Pay gravy train still alive and well at our 'bust' bank Anglo
Six top execs earn more than €500,000
SIX current executives of the former Anglo Irish Bank are on pay packages of more than €500,000 -- making a mockery of the half-million euro cap on bankers' pay.
The revelation will raise serious questions over why so many are being paid so much to wind down the bust bank, which is already estimated to have cost the taxpayer €30bn.
The Government says that the six staff were appointed before the Coalition came to power.
The six were named last night as CEO Mike Aynsley, chief financial officer Jim Bradley, head of Irish recoveries Mark Layther, head of asset recoveries Ton Hunersen, head of specialised asset management Richard Woodhouse and head of IBRC in the UK, Jim Brydie.
Details of the lavish packages will heap fresh pressure on the Government to clamp down on the pay and pensions of bankers.
The disclosure of the pay and pension packages for current staff at the bank comes as Taoiseach Enda Kenny has ruled out cutting the pensions of former bank executives.
But he is leaving the door open for special taxes targeting the massive payouts.
New figures reveal 232 staff at the Irish Bank Resolution Corporation (IBRC) are on salaries over €100,000.
The breakdown of salaries is made in a response by Finance Minister Michael Noonan to a question from Fianna Fail finance spokesman Michael McGrath.
The remuneration packages of the IBRC staff in Britain and Ireland are listed as:
* 774 on wages up to €99,000.
* 146 on €100,000 -€149,000.
* 44 on €150,000 -€199,000.
* 24 on €200,000 -€299,000.
* 12 on €300,000 -€399,000.
* 0 on €400,000 -€499,000.
* 6 on over €500,000.
The Department of Finance says the six staff were appointed before the Government came to power.
Mr Noonan said the figures include pension payments, allowances and benefits.
Under the old rules, additional benefits, such as pension payments, came on top of the €500,000 salary cap.
The Government has changed the regulations so the entire package cannot exceed €500,000.
The pressure on the former chief executives of rescued banks to hand back some of their annual pensions continues to build.
This is especially the case after former AIB chief Eugene Sheehy finally bowed to the political and public outcry in the wake of Irish Independent stories to hand back a portion of his huge pension.
Mr Kenny welcomed the decision of the former banker to voluntarily give up a fifth of his pension.
In the Dail, Mr Kenny ruled out any action to cut the pensions of former bankers, or to set limits on annual payouts.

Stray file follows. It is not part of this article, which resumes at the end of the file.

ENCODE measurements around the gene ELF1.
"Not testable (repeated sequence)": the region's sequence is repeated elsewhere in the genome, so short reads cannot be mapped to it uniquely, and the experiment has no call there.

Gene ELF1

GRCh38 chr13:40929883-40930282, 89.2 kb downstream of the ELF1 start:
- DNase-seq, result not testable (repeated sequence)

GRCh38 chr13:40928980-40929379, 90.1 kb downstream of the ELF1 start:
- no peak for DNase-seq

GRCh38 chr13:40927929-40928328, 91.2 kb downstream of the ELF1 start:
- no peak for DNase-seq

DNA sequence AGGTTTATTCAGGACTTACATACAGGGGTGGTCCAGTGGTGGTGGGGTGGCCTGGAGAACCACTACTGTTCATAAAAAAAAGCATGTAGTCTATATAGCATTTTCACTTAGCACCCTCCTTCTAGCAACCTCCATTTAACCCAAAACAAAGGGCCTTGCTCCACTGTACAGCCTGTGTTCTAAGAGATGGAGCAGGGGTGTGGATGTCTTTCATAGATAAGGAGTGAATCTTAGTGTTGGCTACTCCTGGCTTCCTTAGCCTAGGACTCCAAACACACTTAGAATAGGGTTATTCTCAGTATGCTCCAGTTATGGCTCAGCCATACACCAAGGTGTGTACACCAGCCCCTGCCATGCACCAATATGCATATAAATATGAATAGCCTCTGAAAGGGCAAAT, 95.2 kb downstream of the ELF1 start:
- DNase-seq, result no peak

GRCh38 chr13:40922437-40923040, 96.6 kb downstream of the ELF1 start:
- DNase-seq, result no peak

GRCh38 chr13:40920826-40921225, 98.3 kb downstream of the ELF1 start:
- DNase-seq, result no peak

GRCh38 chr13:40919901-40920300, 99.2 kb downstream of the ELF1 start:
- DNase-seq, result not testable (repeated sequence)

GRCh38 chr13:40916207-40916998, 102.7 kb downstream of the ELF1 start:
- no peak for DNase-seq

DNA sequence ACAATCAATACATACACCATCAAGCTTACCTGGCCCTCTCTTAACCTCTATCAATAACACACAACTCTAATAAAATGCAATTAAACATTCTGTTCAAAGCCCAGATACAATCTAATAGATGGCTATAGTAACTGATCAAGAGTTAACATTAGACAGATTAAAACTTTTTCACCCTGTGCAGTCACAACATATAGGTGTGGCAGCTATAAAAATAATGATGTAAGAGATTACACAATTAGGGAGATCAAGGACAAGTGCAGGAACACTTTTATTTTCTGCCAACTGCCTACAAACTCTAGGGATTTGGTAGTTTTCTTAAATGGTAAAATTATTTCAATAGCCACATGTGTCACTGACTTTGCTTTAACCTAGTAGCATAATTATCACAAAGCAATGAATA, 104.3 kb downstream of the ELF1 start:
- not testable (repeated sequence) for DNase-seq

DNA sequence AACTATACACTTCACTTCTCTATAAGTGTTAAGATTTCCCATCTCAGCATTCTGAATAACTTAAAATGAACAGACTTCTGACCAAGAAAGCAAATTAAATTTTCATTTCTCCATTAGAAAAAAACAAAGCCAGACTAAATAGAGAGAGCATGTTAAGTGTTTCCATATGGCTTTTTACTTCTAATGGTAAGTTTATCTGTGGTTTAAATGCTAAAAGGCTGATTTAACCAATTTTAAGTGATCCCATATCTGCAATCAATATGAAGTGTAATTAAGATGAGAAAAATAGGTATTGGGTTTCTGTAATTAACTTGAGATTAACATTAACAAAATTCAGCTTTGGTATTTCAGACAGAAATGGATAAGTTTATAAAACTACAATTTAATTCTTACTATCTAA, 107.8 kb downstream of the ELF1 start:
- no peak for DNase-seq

"It is not a case of the Government being able to say we are now reducing these pensions, because they are contractually arranged with the bank personnel for quite a number of years," he said.
However, he appeared to leave the door open for a tax on pensions, possibly as soon as the next Budget.
"We have made the point about premium payments and bonuses.
"Taxation is a matter for the Government to decide in respect of the drawing up of the budget for 2013," he said.
In a speech last night, Public Expenditure Minister Brendan Howlin said the Government does not have "unfettered powers to confiscate property", including pensions.
A move to introduce a 100pc tax on pensions would be unlikely to survive a court challenge, he said. Mr Sheehy has said the move would see his annual pension drop to €250,000.
That indicates that his pension was less than the €529,000-a-year quoted at an Oireachtas Committee last week.
But it is still around half the pension of Brian Goggin, who ran Bank of Ireland when Mr Sheehy was at the helm of AIB.
Both men were in their positions during the height of the financial boom, presiding over a rapid expansion in lending to households, developers and businesses.
They were also involved in meetings with former Taoiseach Brian Cowen and the late Brian Lenihan in September 2008, where the political leaders bowed to pressure to guarantee the debts of the main banks.
That decision has cost the State €64bn and tipped the country into the crisis that eventually led to the EU/IMF bailout. The decision by Mr Sheehy to give up some of his pension income follows a week of media focus on the issue.
Attention is now turning to other top executives who dominated the banks between 2000 and 2008, including BoI's Mr Goggin and Michael Fingleton of Irish Nationwide.
Bank of Ireland is refusing to comment on the pensions furore, but it is understood the bank has made no effort to recoup any executive pensions.
The former head of Anglo, Sean FitzPatrick, has already been bankrupted by his former employer over unpaid debts.
It means the bank is entitled to his share of pension, but not the share that is legally the property of his wife.
The chairmen of bailed-out banks, including Dermot Gleeson at AIB and Richard Burrows at Bank of Ireland, do not receive pensions, because as non-executives they were never employees of the banks.